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"Are 'swingers' adulterers? Ethics and Religion Talk"

on Tuesday, 21 January 2014. Posted in Front Page Headline, Media Updates

By Rabbi David Krishef

Last year, our Ethics and Religion Talk panel weighed in on whether sexting, or sending explicit photos of oneself via text message, was akin to adultery.

Now, the panel weighs in on whether two consenting, married adults who are "swingers" engage in such a lifestyle with other consenting adults are adulterers.

I am fully aware that private intimate behavior between consenting adults may be legal or illegal, depending on the jurisdiction.

However, it is not the intent of this column or its panelists to analyze or explain the law. In fact, often we don't care whether the behavior we are asked about is legal or illegal. We wonder whether, according to our religious/ethical system, it is moral.

It might be illegal in some or all states — nonetheless, we might be of the opinion that it is moral; or, as in the case of this week's question, it might be legal (at least in most states/locations). Nonetheless, we might be of the opinion that it is immoral.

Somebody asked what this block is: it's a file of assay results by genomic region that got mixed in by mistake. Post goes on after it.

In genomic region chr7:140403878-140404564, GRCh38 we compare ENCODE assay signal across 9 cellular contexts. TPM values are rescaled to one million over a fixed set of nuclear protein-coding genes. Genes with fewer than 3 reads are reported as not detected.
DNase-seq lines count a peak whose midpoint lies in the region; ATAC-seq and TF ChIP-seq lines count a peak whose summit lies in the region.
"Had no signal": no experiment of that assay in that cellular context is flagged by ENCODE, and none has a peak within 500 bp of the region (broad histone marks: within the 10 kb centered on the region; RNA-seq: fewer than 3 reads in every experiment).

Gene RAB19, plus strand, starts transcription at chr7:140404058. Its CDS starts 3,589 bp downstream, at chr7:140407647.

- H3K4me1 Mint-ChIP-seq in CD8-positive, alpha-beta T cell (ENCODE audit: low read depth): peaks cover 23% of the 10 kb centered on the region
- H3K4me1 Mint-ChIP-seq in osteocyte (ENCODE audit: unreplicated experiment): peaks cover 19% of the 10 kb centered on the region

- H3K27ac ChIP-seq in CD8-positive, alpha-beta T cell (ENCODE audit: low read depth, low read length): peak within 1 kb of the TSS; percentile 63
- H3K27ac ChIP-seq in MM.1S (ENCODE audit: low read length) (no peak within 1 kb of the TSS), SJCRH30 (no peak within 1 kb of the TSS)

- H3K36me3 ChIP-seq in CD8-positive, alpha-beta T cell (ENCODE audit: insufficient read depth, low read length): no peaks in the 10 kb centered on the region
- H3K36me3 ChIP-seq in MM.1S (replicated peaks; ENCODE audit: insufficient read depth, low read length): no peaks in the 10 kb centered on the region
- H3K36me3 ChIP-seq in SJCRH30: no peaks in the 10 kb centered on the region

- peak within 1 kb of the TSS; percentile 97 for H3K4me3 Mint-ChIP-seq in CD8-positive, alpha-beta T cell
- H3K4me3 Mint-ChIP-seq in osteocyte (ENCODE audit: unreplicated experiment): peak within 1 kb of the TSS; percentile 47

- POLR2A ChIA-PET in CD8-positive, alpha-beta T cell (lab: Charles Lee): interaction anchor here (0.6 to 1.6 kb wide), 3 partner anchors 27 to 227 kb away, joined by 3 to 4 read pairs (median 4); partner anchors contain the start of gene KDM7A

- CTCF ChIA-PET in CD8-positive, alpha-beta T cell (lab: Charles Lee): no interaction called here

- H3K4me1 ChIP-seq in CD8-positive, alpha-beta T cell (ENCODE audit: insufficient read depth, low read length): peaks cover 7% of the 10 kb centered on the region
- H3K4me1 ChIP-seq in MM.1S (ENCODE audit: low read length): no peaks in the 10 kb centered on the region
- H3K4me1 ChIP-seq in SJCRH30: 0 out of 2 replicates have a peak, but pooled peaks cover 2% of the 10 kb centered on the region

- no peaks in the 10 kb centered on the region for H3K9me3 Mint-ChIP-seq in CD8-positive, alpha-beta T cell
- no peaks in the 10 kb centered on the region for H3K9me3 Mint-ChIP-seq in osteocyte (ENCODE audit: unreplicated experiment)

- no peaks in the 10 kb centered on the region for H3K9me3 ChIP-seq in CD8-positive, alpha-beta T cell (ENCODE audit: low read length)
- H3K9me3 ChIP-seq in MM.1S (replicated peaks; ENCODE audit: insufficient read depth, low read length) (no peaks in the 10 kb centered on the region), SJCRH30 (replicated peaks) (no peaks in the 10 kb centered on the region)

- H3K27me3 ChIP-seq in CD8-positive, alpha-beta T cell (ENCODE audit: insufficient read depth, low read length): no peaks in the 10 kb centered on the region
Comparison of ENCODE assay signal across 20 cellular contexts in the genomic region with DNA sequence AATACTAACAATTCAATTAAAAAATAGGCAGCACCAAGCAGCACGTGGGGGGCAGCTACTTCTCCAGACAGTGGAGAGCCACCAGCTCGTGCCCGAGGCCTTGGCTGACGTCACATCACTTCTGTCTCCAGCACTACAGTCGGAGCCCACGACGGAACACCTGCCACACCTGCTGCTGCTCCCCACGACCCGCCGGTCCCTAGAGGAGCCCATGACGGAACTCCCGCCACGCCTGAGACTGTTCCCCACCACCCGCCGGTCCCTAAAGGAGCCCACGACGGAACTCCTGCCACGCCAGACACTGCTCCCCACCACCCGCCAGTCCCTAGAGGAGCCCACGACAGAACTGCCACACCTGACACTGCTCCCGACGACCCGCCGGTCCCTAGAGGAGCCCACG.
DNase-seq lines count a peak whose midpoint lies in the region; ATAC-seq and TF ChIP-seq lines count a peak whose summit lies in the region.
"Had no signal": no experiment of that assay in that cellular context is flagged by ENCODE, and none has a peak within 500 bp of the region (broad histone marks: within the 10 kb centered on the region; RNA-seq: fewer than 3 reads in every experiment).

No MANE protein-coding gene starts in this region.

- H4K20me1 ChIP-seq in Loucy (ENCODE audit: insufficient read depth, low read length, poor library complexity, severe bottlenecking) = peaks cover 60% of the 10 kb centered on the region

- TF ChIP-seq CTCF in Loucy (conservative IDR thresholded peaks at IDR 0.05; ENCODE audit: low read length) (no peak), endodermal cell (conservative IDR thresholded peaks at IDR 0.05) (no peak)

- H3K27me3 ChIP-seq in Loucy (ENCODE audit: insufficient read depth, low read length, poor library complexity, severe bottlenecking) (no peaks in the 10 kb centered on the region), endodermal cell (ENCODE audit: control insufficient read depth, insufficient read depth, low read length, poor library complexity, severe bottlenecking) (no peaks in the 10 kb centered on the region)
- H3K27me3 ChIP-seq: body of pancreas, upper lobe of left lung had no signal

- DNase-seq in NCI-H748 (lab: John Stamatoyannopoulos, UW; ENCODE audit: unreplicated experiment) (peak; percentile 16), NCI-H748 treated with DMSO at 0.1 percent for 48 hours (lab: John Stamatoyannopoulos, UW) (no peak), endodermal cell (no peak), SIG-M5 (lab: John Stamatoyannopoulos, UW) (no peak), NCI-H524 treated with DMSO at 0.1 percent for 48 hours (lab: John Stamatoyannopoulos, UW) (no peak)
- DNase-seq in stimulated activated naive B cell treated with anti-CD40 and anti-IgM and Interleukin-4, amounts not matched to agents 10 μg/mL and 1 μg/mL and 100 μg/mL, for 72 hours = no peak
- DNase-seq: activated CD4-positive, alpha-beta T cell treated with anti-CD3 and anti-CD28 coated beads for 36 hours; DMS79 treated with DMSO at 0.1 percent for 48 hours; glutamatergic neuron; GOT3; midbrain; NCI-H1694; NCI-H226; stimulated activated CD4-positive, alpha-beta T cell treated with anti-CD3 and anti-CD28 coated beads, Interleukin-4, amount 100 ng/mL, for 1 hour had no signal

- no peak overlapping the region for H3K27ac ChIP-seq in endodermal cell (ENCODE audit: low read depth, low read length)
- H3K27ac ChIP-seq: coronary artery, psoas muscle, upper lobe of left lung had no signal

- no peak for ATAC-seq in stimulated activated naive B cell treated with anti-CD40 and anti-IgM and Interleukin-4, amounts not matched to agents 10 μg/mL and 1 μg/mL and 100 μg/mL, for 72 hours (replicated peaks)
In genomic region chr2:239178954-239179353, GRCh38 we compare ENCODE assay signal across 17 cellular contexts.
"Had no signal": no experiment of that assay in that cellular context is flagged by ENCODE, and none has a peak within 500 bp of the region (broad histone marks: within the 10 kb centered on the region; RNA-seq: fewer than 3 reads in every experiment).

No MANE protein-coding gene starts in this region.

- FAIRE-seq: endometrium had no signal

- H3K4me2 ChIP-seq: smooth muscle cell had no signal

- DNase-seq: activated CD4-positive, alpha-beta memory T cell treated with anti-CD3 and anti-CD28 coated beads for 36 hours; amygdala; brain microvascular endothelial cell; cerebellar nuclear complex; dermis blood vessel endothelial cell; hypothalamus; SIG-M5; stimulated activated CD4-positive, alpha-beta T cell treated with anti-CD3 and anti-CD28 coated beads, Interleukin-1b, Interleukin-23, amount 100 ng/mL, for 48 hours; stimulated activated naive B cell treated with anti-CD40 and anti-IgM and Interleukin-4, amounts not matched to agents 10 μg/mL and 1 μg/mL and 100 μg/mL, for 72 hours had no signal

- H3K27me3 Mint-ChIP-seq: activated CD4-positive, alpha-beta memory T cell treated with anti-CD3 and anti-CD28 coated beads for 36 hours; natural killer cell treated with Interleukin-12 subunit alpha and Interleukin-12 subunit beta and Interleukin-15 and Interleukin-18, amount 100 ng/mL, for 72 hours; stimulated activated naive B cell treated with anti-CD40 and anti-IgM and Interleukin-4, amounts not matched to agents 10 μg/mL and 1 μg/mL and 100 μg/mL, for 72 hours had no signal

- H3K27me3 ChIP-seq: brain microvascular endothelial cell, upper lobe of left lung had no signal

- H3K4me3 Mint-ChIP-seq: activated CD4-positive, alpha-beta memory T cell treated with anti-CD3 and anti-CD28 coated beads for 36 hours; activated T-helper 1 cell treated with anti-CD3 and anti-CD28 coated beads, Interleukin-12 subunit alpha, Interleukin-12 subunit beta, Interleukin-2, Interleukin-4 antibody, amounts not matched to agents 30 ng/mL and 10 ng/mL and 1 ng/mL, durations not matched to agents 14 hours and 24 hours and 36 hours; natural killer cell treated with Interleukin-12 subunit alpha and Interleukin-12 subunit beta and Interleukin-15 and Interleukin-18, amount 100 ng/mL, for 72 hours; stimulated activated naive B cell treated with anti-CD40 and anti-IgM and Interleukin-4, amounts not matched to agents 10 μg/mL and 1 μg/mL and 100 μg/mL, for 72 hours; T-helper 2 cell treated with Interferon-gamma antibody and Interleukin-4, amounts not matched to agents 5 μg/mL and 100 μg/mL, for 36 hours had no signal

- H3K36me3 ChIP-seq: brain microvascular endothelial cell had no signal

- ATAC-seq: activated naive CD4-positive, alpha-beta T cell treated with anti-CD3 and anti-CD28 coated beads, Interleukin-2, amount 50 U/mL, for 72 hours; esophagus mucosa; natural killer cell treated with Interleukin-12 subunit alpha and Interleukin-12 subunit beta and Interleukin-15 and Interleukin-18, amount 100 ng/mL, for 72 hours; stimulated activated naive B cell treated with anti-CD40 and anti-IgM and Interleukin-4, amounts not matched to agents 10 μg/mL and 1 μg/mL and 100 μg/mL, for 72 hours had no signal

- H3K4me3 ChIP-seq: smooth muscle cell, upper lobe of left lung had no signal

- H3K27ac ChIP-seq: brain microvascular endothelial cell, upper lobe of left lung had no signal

This week's question is:

"If a married couple engages in a 'swinging' lifestyle with other consenting married couples, is this considered adultery?"

Howard Earle, Jr., the senior pastor of the New Hope Baptist Church, responds:

"Scripture explicitly teaches that sex is reserved for a man and woman who are married. To reduce marriage to strictly a relationship between the husband and wife only is a critical mistake. Genesis states that the two (Adam and Eve) shall become one flesh. God joins a man and a woman together first and foremost for His glory. The vow that a couple makes to each other is first a promise to God. Therefore, any deviation from His standard is a violation of His Law and regarded as an insult. Because God's standard does not make allowance for our consent in this matter, a swinging lifestyle is adulterous behavior."


Sandra Nikkel, Ministry Coordinator of the Grand Rapids East Classis and Pastor of the multicultural Ministry at Eastern Avenue Christian Reformed Church, responds:

"Wow, I have a hard time answering this question. Even though I know that this ‘swinging’ lifestyle really exists I don’t see how this kind of activity benefits anyone in the long run —those who are involved or those who are close to the ones involved in it. I can’t even imagine how children would feel to know that their parents are involved in this lifestyle and what about parents, siblings, etc....

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